crimesider

New York ice cream truck sold oxycodone pills, made $1 million in just one year, say officials

New York ice cream truck sold oxycodone pills, ranked $1 millionin just one year, say officials
31 people busted for selling drugs out of this Lickety Split ice cream truck
CBS/WCBS

(CBS/WCBS) NEW YORK - Thirty-one people were arrested and charged with selling $1 million worth of oxycodone pills out of an ice cream truck on Staten Island in what police have called "Operation Bad Medicine."

"After serving ice cream to the children, (Louis) Scala would invite the pill customers, typically waiting in their nearby car, to step into his truck to complete their transaction," special narcotics prosecutor Bridget Brennan explained to CBS affiliate WCBS.

Delicious treats - and dangerous drugs - were both sold, police said, out of Louis Scala's Lickety Split truck as it visited an upscale neighborhood in the Charleston section of Staten Island, allegedly peddling thousands of oxycodone pills, in just one year, according to the station.

Oxycodone, a prescription painkiller, has become so popular that the number of prescriptions filled in New York City doubled between 2007 and 2010 to more than one million.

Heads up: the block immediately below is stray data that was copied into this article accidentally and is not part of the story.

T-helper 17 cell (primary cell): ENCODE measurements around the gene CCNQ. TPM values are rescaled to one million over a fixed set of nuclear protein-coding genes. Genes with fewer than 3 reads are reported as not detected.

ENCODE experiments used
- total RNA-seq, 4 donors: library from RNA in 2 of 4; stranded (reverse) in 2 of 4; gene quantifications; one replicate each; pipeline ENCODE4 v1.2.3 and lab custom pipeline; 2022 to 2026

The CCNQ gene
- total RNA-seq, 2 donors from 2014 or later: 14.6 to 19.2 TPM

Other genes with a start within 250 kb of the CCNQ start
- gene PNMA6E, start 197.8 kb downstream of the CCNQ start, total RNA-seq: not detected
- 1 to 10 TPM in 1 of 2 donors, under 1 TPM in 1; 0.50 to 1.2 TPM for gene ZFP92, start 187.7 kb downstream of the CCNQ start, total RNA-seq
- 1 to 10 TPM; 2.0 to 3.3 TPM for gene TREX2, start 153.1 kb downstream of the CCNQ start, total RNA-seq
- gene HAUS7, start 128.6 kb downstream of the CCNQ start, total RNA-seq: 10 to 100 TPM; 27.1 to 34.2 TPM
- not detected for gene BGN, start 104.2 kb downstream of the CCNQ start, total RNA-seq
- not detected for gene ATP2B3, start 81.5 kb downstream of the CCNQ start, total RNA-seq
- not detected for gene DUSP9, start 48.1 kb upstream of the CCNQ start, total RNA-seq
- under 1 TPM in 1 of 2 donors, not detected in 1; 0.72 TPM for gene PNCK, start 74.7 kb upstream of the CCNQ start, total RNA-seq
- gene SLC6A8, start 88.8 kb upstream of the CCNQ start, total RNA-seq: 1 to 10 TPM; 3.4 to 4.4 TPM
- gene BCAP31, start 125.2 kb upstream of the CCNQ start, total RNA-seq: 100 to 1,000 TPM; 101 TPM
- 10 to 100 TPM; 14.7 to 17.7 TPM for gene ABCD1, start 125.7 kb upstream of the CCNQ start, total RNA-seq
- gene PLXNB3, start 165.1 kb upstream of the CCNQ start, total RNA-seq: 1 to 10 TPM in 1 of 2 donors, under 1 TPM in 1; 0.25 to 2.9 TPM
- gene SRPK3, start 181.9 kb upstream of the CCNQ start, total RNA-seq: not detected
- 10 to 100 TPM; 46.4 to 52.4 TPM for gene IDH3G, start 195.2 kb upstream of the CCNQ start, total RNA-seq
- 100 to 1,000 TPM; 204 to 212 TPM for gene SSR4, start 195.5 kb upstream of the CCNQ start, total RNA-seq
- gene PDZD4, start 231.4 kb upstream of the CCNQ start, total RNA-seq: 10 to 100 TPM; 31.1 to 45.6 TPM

"We are equating this now to the epidemic that we saw when crack cocaine was first introduced in New York City," Staten Island district attorney Dan Donovan told WCBS.

Prosecutors say the crime ring took advantage of that skyrocketing demand, luring in new customers by offering oxycodone at bargain rates before increasing the prices once the customers were hooked.

Nancy Wilkins is accused of stealing prescription pads from the Manhattan doctor's office where she worked and selling them to Scala and Joseph Zaffuto.

Brennan said Scala and Zaffuto allegedly turned to family and close friends while recruiting two dozen "runners" to fill the fraudulent oxy prescriptions at corner drugstores.

Prosecutors say the 31 defendants sold more than 40,000 tablets of oxycodone, most of them through the ice cream truck. The illegal pharmacy-on-wheels took in an estimated $1 million between 2009 and 2010.

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